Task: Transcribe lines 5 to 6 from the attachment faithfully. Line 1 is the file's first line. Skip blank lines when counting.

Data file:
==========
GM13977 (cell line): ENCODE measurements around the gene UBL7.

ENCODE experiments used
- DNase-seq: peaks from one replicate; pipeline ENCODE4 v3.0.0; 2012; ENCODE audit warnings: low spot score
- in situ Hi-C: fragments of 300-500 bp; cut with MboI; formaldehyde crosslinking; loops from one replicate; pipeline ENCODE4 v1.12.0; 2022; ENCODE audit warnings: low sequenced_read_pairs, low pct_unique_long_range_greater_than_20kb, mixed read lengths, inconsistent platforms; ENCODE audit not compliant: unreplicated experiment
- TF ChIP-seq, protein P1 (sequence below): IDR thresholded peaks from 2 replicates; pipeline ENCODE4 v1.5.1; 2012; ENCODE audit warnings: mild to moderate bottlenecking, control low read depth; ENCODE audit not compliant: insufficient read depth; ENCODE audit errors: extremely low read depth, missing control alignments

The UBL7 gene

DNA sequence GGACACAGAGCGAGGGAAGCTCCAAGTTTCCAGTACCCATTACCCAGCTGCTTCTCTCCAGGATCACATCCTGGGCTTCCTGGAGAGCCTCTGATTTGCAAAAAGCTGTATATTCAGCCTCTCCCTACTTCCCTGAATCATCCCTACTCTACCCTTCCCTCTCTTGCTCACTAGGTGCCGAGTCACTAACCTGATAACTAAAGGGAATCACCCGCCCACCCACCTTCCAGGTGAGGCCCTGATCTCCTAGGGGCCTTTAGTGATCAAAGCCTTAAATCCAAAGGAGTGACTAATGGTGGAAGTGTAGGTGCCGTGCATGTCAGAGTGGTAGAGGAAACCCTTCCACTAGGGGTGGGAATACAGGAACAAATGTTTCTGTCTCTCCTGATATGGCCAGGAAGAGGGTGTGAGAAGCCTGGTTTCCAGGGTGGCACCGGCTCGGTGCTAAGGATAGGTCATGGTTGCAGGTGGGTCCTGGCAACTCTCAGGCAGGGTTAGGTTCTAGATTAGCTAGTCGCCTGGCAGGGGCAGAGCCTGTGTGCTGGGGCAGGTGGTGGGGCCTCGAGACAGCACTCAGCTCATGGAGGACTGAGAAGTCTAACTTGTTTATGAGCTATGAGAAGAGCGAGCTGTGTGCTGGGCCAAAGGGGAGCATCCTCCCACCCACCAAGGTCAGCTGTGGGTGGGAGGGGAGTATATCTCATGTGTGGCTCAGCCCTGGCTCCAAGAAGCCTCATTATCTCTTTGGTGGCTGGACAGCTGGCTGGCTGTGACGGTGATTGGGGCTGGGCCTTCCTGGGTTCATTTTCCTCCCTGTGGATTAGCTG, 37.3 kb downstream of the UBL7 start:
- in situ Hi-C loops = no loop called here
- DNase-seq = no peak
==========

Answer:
- TF ChIP-seq, protein P1 (sequence below): IDR thresholded peaks from 2 replicates; pipeline ENCODE4 v1.5.1; 2012; ENCODE audit warnings: mild to moderate bottlenecking, control low read depth; ENCODE audit not compliant: insufficient read depth; ENCODE audit errors: extremely low read depth, missing control alignments

The UBL7 gene